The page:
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Customer Paths and Retail Store Layout — Part 7

Customer Paths and Retail Store Layout — Part 7

Customer path 7

This week we continue with strategies that go beyond the retail store layout. Using the right layout for your store is not only about what type of merchandise you sell but also how customers interact with the space.

In part 6 of this series we covered the overall journey of a customer through a retail space. Now we’ll refine it even further to specific tactics you can use to maximize sales.

Be Strategic With Staples

Everyone knows that grocery stores sell milk, eggs, and bread at razor thin margins— sometimes even at a loss. These are the staples of a grocery store which are what a majority of people go in to buy. They also tend to be the least profitable but get customers in the door. At a clothing retail store, for example, these products typically tend to be things like t-shirts. Walking through a store you will find that these staples are generally placed as far away from the entrance as possible encouraging customers to walk through the entire space in order to reach them. On their journey to buy those products, they will have to walk by other products and are then more likely to buy other products they had not intended on purchasing when they walked in.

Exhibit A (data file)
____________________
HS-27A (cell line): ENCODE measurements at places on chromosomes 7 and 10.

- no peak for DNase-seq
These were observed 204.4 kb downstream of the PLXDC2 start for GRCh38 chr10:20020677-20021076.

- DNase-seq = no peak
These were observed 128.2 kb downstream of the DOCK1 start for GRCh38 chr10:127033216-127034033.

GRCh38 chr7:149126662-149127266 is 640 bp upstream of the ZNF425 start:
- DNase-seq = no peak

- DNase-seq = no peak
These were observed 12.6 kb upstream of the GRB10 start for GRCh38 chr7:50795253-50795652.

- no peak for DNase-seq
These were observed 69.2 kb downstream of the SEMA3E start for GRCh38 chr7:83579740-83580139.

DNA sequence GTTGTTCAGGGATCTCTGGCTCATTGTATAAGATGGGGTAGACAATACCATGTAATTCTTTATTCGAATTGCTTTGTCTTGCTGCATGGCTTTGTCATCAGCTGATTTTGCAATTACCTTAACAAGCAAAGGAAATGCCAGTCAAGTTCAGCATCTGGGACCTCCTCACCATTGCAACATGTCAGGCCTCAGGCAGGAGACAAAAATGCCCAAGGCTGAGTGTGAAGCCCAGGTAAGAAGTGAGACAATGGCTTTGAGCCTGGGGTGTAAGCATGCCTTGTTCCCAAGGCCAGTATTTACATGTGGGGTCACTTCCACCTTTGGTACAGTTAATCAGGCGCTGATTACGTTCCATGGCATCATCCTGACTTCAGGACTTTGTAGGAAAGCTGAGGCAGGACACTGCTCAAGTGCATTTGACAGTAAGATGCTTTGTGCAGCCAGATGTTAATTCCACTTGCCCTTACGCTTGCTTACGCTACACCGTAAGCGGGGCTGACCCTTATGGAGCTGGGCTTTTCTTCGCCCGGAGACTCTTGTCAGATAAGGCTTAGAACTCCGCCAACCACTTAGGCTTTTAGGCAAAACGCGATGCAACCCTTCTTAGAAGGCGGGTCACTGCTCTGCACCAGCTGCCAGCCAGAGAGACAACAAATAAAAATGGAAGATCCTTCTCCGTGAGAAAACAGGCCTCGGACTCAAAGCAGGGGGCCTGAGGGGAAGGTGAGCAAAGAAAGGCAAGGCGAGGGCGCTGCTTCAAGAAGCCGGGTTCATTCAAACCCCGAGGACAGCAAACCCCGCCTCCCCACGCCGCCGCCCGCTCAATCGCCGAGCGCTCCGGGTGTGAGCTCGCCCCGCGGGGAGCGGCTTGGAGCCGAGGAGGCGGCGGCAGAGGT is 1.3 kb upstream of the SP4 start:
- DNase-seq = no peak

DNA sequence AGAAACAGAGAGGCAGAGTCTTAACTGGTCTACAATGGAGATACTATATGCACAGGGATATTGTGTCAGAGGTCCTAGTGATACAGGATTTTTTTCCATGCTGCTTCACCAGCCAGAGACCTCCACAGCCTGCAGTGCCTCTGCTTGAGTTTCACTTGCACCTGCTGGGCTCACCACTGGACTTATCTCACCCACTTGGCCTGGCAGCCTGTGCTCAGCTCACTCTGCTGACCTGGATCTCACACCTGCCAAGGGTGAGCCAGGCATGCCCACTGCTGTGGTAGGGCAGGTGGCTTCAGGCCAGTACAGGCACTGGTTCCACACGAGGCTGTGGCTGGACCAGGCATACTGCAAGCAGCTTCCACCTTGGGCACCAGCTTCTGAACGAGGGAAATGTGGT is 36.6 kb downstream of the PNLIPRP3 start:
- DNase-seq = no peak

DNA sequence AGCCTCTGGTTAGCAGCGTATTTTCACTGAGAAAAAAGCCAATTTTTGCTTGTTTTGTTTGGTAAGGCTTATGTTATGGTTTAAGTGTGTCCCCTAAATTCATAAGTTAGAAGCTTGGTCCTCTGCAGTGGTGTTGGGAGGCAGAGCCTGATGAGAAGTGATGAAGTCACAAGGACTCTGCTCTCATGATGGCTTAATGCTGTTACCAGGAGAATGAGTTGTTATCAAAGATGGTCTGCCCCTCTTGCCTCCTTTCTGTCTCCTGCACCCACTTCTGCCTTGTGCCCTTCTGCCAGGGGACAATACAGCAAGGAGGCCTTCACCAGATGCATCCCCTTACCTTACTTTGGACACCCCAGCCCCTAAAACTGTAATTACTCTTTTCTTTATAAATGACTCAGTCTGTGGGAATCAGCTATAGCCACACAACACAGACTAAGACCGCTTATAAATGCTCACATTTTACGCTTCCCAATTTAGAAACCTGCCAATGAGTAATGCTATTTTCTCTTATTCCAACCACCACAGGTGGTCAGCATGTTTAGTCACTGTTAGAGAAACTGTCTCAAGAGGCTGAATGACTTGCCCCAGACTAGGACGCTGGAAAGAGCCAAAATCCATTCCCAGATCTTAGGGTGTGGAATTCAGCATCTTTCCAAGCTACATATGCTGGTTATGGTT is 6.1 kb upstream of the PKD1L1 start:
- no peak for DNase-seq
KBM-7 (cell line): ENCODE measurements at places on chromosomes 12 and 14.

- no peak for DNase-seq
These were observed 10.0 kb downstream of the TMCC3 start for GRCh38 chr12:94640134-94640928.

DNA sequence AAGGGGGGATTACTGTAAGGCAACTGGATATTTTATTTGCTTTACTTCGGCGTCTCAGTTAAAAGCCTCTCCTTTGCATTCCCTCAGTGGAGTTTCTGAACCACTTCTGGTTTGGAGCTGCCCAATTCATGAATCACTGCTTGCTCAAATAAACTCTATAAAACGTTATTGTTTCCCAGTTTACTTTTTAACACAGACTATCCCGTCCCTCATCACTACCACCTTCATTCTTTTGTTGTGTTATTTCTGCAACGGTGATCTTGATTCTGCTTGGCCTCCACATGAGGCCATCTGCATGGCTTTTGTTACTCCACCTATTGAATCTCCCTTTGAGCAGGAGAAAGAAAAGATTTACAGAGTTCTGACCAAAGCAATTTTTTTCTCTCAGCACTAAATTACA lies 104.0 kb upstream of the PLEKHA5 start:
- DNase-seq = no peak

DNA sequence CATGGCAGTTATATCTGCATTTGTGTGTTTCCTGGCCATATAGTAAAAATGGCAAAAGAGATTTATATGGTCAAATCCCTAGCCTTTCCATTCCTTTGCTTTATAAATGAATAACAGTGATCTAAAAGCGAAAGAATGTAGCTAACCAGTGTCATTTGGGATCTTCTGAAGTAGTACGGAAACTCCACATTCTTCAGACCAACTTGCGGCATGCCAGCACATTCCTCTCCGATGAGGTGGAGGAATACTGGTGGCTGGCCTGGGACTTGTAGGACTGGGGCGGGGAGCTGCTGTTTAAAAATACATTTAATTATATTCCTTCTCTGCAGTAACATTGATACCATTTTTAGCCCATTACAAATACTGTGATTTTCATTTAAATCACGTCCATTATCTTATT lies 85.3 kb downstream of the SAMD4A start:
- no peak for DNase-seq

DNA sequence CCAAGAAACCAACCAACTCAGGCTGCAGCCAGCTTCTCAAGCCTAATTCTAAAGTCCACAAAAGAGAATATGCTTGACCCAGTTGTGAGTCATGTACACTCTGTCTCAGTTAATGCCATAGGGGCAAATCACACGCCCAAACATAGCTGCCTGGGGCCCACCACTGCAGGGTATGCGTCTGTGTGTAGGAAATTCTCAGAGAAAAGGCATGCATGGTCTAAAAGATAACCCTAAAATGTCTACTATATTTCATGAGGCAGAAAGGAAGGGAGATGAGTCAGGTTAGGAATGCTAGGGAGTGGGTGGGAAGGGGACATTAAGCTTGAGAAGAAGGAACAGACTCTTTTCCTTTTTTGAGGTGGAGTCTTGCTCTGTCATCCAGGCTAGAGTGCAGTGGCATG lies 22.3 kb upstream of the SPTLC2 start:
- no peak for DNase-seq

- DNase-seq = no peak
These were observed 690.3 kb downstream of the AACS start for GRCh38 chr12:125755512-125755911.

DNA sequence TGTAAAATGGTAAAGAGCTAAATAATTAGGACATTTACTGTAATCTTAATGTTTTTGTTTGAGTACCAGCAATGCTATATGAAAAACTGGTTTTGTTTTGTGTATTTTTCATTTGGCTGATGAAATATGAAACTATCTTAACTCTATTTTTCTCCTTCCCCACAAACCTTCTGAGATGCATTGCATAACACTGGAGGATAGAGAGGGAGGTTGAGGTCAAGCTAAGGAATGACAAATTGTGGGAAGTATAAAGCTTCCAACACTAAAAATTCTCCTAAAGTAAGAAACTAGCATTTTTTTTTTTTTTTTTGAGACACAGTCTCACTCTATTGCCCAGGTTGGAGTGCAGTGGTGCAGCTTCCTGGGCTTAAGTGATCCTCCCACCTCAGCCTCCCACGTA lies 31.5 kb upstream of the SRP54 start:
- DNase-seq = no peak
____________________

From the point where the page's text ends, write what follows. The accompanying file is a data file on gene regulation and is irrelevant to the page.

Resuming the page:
Eye Level

It’s not just where in your space you should place your merchandise, but where to place products in relation to your customers. Anything placed at eye level is prime real estate, gaining more attention than something placed in either stoop or stretch levels where a customer would have to bend down or reach up. Your high-profit items should be placed at eye level while lower profit items should either be placed above or below. But be warned to take health and safety into account as heavy or breakable objects should not be placed above which could injure your customers.

Speed Bumps

In an age of faster and faster, you want to slow your customers down. Studies have shown that the longer customers remain in a store, the more money they spend. Eye catching displays can create retail speed bumps which help slow customers down and encourage more interaction. These could be anything from seasonal displays to interactive touch screens. Some large retail stores partner with coffee shops to create sit down cafes in their retail space to keep customers there longer.

In the next part we’ll introduce a few more key ideas and strategies to encourage sales.

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